The Big Picture – No GST bill in Winter Session: what holds it back?
It is now fairly certain that the April 1st rollout of the grand indirect tax reform GST is not happening. The plan seems like that it is put on hold till September 2017 when the time given by the Constitutional Amendment will automatically expire for the GST rollout meaning that the new regime will have to kick in by then.
There are two clear reasons why the GST is not happening as planned:
There is no consensus on the contentious issue of dual taxation between the Centre and the State Governments. States like Tamil Nadu and Kerala are hellbent on the demand that the control over companies with turnover of less than 1.5 Crore Rupees should rest with them. Centre meanwhile is not too comfortable with the idea of giving to much too the states.
There is also a political issue in place after
There are issues of safeguarding the interests of taxpayers as well. There is a need to make sure that taxpayers have to pay one tax and not two. To persuade more people to pay taxes, it is required that the taxation system is made simple and not complex. The way compliance structure for GST is being framed, there will be increase in the cost of compliance significantly by asking the taxpayers to upload transaction details of sales and purchase especially in manufacturing sector.
The real problem of revenue sharing will be because of demonetization. From GST perspective, demonetization was very poorly timed. Ever since demonetization came, the pinch has been felt in the states much more. A number of states have gone against the Centre because the sources of revenue for states are a little limited as they have indirect taxes as the major source of income. Property tax goes to the local governments.
Industries and reporting systems for the complexity of maintaining records which is required are not ready yet therefore, it is good to have some time to put things in order. It would be a blessing in disguise post demonetization. The way GST came initially, it was not serving the purposes for which it was to be incorporated that is unifying India into one market but it was to be done with a single unified rate not the kind of rates which have been brought in now and discretionary cesses.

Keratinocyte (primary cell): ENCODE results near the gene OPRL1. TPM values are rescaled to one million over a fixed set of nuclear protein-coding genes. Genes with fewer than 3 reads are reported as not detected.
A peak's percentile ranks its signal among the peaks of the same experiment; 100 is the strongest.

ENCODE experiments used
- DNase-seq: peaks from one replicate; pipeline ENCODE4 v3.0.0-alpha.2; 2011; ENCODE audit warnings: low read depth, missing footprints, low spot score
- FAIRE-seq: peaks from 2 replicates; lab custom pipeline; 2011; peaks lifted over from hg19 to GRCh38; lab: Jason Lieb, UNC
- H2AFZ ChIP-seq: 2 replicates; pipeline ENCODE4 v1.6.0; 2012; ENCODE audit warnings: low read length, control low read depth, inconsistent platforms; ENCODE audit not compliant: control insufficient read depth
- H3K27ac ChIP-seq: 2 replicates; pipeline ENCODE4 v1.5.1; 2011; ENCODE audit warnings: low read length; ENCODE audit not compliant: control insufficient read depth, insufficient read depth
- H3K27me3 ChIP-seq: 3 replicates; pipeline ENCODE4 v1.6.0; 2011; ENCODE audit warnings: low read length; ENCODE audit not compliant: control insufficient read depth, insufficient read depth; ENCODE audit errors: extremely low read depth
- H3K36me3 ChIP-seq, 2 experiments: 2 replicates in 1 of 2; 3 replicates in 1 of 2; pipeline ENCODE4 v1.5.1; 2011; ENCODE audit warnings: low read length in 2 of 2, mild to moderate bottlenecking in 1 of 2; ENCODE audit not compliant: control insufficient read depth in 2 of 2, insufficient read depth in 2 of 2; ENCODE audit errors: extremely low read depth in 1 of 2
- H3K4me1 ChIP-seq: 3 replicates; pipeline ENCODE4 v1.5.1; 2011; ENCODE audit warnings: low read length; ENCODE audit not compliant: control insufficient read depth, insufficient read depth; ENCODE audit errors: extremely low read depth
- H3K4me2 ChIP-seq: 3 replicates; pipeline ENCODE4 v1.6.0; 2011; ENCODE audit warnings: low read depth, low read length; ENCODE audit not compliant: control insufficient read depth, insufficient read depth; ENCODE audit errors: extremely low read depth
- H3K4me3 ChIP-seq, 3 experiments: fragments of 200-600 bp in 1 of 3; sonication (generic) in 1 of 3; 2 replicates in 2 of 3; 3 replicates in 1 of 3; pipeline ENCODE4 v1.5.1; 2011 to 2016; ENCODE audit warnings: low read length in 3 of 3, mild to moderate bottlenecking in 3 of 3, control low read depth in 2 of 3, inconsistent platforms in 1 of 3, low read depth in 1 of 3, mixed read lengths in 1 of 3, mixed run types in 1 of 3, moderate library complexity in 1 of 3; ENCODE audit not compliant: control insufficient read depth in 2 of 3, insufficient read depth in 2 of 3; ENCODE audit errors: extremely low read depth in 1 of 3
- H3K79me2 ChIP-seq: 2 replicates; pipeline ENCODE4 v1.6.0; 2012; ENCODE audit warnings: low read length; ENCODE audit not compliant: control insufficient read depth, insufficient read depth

GST is a team game. Cooperative federalism has to be there while demonetization is an individual sport so they do not gel together. It has to be noted at the same time that the more the delay, the more the things proposed will get diluted. Typically, in an economic slowdown, the evasion of indirect taxes goes up because businesses, trade and everybody is under pressure. Following demonetization, more black money is being generated rather than being curbed. So delaying GST might again boost parallel economy again and it also take more time from the people to accept formalized payment systems.
Direct taxes are more progressive in nature whereas indirect taxes are regressive. All economies as they move forward, increase the share of their direct taxes. Now with GST the social as well as economic efficiency which was to be gained was by keeping the rates low, very few exemptions and higher compliances. To remove the ill effects of demonetization, it is being said that the rates of direct taxes should be lowered. This would increase the burden on indirect taxes and make it far more regressive. Now there is time for the Government to look at direct taxes along with indirect taxes and then see the way forward.